Filed under Credentials, Education, Politics, Travel

US-Iran History of Research and Collaboration

March 3rd, 2017

iranusaflag

Iran is included on list of the travel ban on entry for nationals from seven majority-Muslim nations in President Donald Trump’s recent Executive Order. One thing many may not know is the collaborative relationship in research and researcher mobility that exists between the US and Iran. The US and Iran have been benefiting from this collaborative relationship which has been the strongest of all the 6 countries according to the Elsevier’s. However, with Iran selected as one of the countries targeted by the travel ban this relationship is expected to be damaged effecting universities around the world.

Data from Elsevier’s SciVal and Scopus databases show how strong the research ties are between the US and Iran. The following is the Elsevier data as reported in The Times Higher Education:

  • US academic relationships with Iran are by far the strongest of the seven nations targeted by the order. In fact, the US and Iran have had a long history of maintaining close academic relations and collaborating in research endeavors as far back as the 1960’s.
  • Between 2011 and 2015, US researchers co-authored 8,821 papers with Iranian scientists. (Note: This makes Iran the US’s 36th closest collaborator in research, close behind the Republic of Ireland.)
  • US-Iran co-authored papers had a field-weighted citation impact (widely regarded as an indicator of the quality of research) of 1.84. This compares with a citation impact of 1.46 for US-only authored papers and 0.84 for Iran-only authored papers. The world average is about 1.0.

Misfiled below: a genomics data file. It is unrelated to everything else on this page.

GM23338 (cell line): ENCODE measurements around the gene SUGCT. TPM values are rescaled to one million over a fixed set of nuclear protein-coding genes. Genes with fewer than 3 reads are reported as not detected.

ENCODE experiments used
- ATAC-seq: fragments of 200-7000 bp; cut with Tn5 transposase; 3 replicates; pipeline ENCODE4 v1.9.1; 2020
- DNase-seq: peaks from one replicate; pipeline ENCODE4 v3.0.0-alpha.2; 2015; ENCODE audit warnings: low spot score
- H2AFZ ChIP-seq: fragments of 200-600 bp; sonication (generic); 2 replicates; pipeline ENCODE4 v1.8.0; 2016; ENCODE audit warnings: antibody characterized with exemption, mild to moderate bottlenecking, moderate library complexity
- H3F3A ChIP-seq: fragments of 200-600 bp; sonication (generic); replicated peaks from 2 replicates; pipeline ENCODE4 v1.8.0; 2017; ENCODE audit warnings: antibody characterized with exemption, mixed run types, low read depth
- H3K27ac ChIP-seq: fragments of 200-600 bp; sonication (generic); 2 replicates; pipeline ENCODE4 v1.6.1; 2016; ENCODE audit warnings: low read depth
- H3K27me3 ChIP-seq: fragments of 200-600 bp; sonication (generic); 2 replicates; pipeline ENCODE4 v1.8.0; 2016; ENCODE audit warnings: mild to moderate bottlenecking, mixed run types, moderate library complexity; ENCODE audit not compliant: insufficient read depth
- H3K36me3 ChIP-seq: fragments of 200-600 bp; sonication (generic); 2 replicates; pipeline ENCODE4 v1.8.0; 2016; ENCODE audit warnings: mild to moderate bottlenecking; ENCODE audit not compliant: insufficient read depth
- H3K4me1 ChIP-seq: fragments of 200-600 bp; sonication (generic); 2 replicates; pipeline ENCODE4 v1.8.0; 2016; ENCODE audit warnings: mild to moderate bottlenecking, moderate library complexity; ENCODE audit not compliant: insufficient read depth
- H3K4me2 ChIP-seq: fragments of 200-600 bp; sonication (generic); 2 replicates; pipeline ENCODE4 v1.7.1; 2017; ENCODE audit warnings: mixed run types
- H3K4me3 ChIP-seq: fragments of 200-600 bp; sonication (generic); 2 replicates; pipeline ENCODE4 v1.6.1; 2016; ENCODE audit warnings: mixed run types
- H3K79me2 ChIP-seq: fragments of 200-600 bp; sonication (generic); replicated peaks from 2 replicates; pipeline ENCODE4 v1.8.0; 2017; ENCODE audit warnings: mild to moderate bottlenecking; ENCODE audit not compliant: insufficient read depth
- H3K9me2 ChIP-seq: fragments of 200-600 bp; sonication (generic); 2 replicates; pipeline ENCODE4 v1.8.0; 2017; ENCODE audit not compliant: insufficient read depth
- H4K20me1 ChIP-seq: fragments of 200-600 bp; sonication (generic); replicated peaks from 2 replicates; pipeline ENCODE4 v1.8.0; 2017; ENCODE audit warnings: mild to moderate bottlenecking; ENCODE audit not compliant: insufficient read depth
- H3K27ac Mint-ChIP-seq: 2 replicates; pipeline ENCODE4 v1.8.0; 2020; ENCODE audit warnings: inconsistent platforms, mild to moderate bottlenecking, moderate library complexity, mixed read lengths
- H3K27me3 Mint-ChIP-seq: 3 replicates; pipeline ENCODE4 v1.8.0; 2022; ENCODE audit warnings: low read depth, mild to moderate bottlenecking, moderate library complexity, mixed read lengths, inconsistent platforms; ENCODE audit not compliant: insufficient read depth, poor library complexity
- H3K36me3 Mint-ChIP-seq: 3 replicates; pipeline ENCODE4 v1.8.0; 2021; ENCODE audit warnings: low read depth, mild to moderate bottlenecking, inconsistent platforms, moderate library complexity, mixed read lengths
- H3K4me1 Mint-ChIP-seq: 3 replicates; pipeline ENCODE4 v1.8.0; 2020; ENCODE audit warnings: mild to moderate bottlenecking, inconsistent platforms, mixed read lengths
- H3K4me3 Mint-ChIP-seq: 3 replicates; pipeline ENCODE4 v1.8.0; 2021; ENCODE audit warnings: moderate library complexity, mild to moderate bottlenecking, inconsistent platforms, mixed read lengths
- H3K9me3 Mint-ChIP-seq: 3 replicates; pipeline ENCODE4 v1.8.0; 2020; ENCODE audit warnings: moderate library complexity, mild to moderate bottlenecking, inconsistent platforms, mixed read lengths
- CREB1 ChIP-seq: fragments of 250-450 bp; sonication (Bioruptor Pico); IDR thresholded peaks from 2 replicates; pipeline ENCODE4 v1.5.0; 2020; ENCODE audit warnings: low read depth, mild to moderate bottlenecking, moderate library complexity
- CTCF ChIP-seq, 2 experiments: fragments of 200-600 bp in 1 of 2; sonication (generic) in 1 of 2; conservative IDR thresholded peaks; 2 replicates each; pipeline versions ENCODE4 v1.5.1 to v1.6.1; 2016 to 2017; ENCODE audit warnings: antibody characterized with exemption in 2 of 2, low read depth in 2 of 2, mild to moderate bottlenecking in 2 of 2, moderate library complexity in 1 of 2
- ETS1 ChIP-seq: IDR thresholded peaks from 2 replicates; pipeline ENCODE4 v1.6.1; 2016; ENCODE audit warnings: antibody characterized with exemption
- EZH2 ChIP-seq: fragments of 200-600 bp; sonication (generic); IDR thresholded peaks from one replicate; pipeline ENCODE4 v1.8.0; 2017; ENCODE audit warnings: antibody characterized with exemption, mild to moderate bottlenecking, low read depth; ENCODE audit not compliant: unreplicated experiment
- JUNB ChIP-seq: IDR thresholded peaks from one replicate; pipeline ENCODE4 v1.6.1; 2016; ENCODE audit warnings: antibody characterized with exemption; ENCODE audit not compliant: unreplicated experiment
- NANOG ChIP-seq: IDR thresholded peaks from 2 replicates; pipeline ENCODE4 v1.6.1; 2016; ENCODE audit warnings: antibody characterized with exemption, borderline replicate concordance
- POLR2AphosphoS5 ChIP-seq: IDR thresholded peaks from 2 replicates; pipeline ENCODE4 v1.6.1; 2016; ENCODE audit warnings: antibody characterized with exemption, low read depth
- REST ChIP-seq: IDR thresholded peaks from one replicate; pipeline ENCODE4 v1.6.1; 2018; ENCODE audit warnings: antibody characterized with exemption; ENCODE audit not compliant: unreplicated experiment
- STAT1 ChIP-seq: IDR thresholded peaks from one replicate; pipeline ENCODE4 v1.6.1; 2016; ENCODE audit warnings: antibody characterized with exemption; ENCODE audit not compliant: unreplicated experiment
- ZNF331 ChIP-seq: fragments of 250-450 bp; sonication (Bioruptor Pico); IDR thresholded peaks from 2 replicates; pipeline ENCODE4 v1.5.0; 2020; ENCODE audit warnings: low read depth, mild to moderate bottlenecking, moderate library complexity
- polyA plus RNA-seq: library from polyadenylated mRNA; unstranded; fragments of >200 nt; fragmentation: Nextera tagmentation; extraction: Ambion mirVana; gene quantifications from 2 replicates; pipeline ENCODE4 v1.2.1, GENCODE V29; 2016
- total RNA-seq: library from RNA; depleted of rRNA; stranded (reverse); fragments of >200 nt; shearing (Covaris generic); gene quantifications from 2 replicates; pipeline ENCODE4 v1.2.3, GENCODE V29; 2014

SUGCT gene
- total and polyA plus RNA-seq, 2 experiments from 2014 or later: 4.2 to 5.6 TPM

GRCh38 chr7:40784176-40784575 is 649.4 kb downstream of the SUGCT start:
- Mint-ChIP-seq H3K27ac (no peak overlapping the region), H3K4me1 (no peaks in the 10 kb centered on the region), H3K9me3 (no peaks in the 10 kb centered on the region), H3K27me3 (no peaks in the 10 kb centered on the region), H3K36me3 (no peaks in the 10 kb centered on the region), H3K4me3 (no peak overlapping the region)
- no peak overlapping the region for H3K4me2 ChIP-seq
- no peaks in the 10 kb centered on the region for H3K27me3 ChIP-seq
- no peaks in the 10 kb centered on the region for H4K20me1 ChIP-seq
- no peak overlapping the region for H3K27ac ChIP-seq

• Medicine, engineering and physics and astronomy are the main fields in which US and Iranian researchers collaborate.
  • 1,500 Iranian researchers active in publications have moved to the US long term since 1996.
  • The average field-weighted citation impact of these Iranian researchers who moved to the US is 1.93, well above the average for researchers who remain in Iran (0.88) and marginally above the average for researchers who do not leave the US (1.92).
  • Another 2,900 Iranian researchers were classed as “transitory” and spending most of their time in the US in that period, with an even higher average field-weighted citation impact of 2.21.
  • According to the Institute of International Education, Iran was the 11th largest country of origin for international students enrolling at US universities and colleges in 2015-16. Iranian student enrolment increased by 8.2 per cent to 12,269, “the highest US enrollment by Iranians in 29 years”, the IIE said in its 2016 Open Doors

If the US limits entry to Iranian national, the number of internationally co-authored papers will decline and in turn effect the quality of its research.

Links:

List of Iranian-Americans in Silicon Valley and Beyond: https://www.forbes.com/sites/elizabethmacbride/2015/12/20/100-influential-iranian-americans-in-silicon-valley-and-beyond/#7f97aeb37c2f

List of Prominent Iranian-Americans:

https://en.wikipedia.org/wiki/List_of_Iranian_Americans

https://ir.usembassy.gov/education-culture/prominent-iranian-americans/

ACEI Logo with Slogan - FINAL

The Academic Credentials Evaluation Institute, Inc. (ACEI), was founded in 1994 and is based in Los Angeles, CA, USA. ACEI provides a number of services that include evaluations of international academic credentials for U.S. educational equivalence, translation, verification, and professional training programs. ACEI is a Charter and Endorsed Member of the Association of International Credential Evaluators. For more information, visit www.acei-global.org.

Leave a comment

Filed under History, Human Interest, News, Politics, Travel